By JAYSON JACOBY/BAKER CITY HERALD
BAKER – The referees surprised Crane senior Dani Clark by telling her to take off the black sleeve wrapped around her left arm.
It might have been the Mustangs’ best assist during the final of the OSAA/OnPoint Community Credit Union 1A girls basketball final Saturday night between the top-seeded Mustangs and No. 3 Damascus Christian at Baker High School.
The left-handed Clark, who started wearing the sleeve after having surgery on her elbow, returned to the court without the sleeve.
Sleeveless, Clark made four three-pointers during a 23-0 Crane run that spanned most of the second quarter and propelled the Mustangs to a 56-47 win.
Kortney Doman led Crane (30-1) with 19 points. Clark added 14, all during the decisive second-quarter run. Laelie Rasmussen led the Eagles (25-3) with 19 points.
The Mustangs won the 2020 final 45-41 over St. Paul in the early days of the COVID-19 pandemic, capping a 29-0 season.
The official 2021 tourney was canceled, but Crane went 13-0 during the abbreviated season and won a 16-team state tournament, also at Baker High School, by defeating Country Christian 75-54 in the final.
And now the Mustangs have another championship trophy.
As Crane fans congregated on the court in the Baker gym to celebrate the win over Damascus Christian on Saturday night, coach Stub Travis said the Mustangs’ three-year run — a 72-1 record — has been accomplished despite changes in the roster each year.
“Our kids have great heart and they’re great athletes,” said Travis, who also led Crane to the title in 2004. “I’m really proud of this group.”
Saturday’s win over Damascus Christian brought Crane more than a championship. The victory also avenged the only blemish on the Mustangs’ record since 2019 — a 54-53 loss to Damascus Christian at a tournament in Burns three months ago.
Saturday’s championship game looked to be just as competitive early.
After the Eagles took a 9-3 lead on Rasmussen’s rebound basket, Crane scored the final six points of the first quarter to forge a 9-9 tie at the break.
Rasmussen made a short jumper early in the second quarter to give Damascus Christian a 13-11 lead.
It was their last.
Clark made consecutive three-pointers in a 33-second span to give Crane a 17-13 lead.
But the Mustangs were just getting started.
Skye Miller swished a three-pointer.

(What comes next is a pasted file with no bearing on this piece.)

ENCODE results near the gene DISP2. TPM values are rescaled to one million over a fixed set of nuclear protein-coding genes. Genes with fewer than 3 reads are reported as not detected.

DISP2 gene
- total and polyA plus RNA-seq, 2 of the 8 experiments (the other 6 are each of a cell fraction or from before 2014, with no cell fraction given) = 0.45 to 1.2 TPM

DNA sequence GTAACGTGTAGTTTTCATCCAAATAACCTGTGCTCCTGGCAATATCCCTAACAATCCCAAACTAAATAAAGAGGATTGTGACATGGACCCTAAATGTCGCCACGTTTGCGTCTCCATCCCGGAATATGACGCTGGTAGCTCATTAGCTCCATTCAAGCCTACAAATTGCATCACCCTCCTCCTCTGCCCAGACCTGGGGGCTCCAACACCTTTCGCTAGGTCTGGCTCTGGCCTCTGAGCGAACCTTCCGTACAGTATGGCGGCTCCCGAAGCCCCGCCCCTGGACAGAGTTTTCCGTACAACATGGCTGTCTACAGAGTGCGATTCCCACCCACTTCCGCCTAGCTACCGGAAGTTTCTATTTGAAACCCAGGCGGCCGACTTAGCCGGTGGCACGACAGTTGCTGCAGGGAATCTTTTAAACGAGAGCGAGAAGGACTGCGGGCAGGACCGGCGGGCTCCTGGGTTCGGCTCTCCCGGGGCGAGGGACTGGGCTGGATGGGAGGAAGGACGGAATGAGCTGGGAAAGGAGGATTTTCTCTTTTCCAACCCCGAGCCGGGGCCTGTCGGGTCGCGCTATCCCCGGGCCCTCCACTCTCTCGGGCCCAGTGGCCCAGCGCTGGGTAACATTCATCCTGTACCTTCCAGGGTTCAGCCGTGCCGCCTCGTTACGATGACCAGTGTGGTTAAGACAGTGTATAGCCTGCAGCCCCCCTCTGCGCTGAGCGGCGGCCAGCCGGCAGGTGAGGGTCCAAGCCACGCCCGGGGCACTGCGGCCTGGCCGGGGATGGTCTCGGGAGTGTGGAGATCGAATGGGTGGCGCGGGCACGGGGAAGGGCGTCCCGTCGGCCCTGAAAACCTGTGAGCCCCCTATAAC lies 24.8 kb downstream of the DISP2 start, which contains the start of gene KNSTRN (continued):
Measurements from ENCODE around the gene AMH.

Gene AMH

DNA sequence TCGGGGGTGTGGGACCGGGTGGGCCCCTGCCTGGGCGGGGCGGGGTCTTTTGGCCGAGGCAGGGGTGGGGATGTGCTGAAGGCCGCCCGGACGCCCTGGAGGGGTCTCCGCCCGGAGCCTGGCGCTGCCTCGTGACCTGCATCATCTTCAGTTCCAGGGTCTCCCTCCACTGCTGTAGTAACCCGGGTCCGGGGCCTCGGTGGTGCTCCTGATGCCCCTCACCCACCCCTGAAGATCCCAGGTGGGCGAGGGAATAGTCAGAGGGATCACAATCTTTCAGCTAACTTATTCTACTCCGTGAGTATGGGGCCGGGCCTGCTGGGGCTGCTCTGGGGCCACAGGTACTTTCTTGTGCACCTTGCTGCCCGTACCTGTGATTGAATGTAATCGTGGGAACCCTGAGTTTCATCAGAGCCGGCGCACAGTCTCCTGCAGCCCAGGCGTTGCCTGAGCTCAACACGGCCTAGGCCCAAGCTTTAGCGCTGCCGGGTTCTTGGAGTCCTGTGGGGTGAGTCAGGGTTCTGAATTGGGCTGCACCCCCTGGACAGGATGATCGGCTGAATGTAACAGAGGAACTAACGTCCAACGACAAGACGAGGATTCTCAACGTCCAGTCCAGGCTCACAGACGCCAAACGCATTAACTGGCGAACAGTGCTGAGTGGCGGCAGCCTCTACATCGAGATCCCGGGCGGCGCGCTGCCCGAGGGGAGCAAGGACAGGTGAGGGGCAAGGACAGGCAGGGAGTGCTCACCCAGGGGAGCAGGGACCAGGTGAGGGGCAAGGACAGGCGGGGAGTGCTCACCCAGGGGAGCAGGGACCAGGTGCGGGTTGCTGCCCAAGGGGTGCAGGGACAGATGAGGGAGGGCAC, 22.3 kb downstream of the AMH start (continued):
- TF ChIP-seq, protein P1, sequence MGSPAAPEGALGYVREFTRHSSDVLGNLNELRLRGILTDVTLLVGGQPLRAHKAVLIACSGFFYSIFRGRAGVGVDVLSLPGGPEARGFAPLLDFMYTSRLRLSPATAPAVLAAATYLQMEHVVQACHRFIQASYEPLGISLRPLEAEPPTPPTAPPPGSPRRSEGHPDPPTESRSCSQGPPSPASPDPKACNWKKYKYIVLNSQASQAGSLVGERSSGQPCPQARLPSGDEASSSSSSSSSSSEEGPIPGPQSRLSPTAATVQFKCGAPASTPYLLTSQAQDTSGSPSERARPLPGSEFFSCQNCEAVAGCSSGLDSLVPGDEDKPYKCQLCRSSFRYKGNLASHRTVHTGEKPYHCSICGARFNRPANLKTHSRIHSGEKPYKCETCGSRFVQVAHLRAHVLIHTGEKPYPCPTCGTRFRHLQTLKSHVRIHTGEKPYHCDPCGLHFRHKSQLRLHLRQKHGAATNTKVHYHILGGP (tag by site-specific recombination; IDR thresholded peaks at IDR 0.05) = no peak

Crane then forced two straight turnovers, which Kortney Doman – the Mustangs’ poised sophomore point guard -- converted into one free throw and a layin to boost the lead to 23-13.
Taylor Joyce and Clark each made a three-pointer, Leslie Doman hit a 15-footer and Clark capped the game-changing surge with her fourth three-pointer with 46 seconds left in the first half.
Crane led 34-13.
Travis said the 23-0 run, fueled by six three-pointers, didn’t shock him.
“It wasn’t a fluke that we shot like that,” he said. “We have four guards that can shoot like that on a given night.”
Clark said that although it was “pretty weird” to have to remove her sleeve, it didn’t affect her shooting.
“After the first shot went in I just got into a rhythm,” she said.
Damascus Christian’s Emily Powers was fouled on a three-point try and made two of three shots to cut the halftime lead to 34-15.
The Eagles got within 10 points, at 40-30, late in the third quarter, but Crane scored the final seven points of the quarter — five by Kortney Doman — to push the lead back to 17 entering the final period.
Damascus Christian made three three-pointers late in the game — two by Sierra Hale — to get as close as 52-45 with 55 seconds left, but the Mustangs made enough free throws to thwart the comeback bid.
Crane’s final points were particularly poignant.
During the final minutes the Mustang fans chanted “we want Kelsie,” a reference to Crane senior Kelsie Siegner.
Siegner, the 1A player of the year as a sophomore in leading the Mustangs to the state title with 25 points in the championship game, injured her knee in the fourth quarter of the final game of the June 2021 tournament and wasn't able to play this season.
Siegner – who made a late cameo in the quarterfinals, making a basket – subbed in during the final 30 seconds Saturday. She was fouled and swished two free throws with 11.8 seconds.
“I loved it,” Travis said of watching Siegner score the final points of her high school career.